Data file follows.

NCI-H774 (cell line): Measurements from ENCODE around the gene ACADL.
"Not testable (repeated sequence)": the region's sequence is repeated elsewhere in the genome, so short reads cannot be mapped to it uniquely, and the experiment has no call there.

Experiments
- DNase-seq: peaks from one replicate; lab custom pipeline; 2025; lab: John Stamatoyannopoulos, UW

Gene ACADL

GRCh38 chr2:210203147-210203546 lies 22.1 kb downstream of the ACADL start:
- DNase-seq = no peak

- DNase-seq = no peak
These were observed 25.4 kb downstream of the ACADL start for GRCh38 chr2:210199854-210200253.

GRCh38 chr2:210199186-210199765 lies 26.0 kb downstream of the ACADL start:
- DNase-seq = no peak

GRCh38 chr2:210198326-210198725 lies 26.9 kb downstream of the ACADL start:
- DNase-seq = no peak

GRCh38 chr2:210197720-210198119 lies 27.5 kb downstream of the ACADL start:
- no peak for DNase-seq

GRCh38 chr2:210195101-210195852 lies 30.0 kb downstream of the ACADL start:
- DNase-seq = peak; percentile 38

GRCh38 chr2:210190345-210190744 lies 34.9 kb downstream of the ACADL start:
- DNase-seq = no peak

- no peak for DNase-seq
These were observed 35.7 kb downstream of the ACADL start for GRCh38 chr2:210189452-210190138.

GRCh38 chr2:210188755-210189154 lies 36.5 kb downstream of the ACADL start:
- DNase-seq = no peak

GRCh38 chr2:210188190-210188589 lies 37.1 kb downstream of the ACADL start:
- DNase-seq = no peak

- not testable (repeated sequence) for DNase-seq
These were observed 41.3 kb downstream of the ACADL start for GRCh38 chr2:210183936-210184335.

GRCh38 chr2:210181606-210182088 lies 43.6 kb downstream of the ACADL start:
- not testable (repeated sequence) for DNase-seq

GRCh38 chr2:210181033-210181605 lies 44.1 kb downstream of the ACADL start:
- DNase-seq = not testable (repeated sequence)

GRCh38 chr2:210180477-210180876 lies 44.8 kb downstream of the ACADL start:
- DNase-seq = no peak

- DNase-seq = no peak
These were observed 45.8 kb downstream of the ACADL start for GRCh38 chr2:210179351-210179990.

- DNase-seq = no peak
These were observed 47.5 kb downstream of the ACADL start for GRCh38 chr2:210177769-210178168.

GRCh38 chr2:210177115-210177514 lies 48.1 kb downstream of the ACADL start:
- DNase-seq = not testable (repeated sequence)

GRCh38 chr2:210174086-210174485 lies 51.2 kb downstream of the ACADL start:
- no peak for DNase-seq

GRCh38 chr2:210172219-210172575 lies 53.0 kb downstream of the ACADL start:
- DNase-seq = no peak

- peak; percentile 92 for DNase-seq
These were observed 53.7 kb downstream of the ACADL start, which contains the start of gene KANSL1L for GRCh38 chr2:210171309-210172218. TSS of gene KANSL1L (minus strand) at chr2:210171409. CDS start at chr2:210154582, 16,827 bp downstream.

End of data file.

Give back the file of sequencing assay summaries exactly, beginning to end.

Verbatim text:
NCI-H774 (cell line): Measurements from ENCODE around the gene ACADL.
"Not testable (repeated sequence)": the region's sequence is repeated elsewhere in the genome, so short reads cannot be mapped to it uniquely, and the experiment has no call there.

Experiments
- DNase-seq: peaks from one replicate; lab custom pipeline; 2025; lab: John Stamatoyannopoulos, UW

Gene ACADL

GRCh38 chr2:210203147-210203546 lies 22.1 kb downstream of the ACADL start:
- DNase-seq = no peak

- DNase-seq = no peak
These were observed 25.4 kb downstream of the ACADL start for GRCh38 chr2:210199854-210200253.

GRCh38 chr2:210199186-210199765 lies 26.0 kb downstream of the ACADL start:
- DNase-seq = no peak

GRCh38 chr2:210198326-210198725 lies 26.9 kb downstream of the ACADL start:
- DNase-seq = no peak

GRCh38 chr2:210197720-210198119 lies 27.5 kb downstream of the ACADL start:
- no peak for DNase-seq

GRCh38 chr2:210195101-210195852 lies 30.0 kb downstream of the ACADL start:
- DNase-seq = peak; percentile 38

GRCh38 chr2:210190345-210190744 lies 34.9 kb downstream of the ACADL start:
- DNase-seq = no peak

- no peak for DNase-seq
These were observed 35.7 kb downstream of the ACADL start for GRCh38 chr2:210189452-210190138.

GRCh38 chr2:210188755-210189154 lies 36.5 kb downstream of the ACADL start:
- DNase-seq = no peak

GRCh38 chr2:210188190-210188589 lies 37.1 kb downstream of the ACADL start:
- DNase-seq = no peak

- not testable (repeated sequence) for DNase-seq
These were observed 41.3 kb downstream of the ACADL start for GRCh38 chr2:210183936-210184335.

GRCh38 chr2:210181606-210182088 lies 43.6 kb downstream of the ACADL start:
- not testable (repeated sequence) for DNase-seq

GRCh38 chr2:210181033-210181605 lies 44.1 kb downstream of the ACADL start:
- DNase-seq = not testable (repeated sequence)

GRCh38 chr2:210180477-210180876 lies 44.8 kb downstream of the ACADL start:
- DNase-seq = no peak

- DNase-seq = no peak
These were observed 45.8 kb downstream of the ACADL start for GRCh38 chr2:210179351-210179990.

- DNase-seq = no peak
These were observed 47.5 kb downstream of the ACADL start for GRCh38 chr2:210177769-210178168.

GRCh38 chr2:210177115-210177514 lies 48.1 kb downstream of the ACADL start:
- DNase-seq = not testable (repeated sequence)

GRCh38 chr2:210174086-210174485 lies 51.2 kb downstream of the ACADL start:
- no peak for DNase-seq

GRCh38 chr2:210172219-210172575 lies 53.0 kb downstream of the ACADL start:
- DNase-seq = no peak

- peak; percentile 92 for DNase-seq
These were observed 53.7 kb downstream of the ACADL start, which contains the start of gene KANSL1L for GRCh38 chr2:210171309-210172218. TSS of gene KANSL1L (minus strand) at chr2:210171409. CDS start at chr2:210154582, 16,827 bp downstream.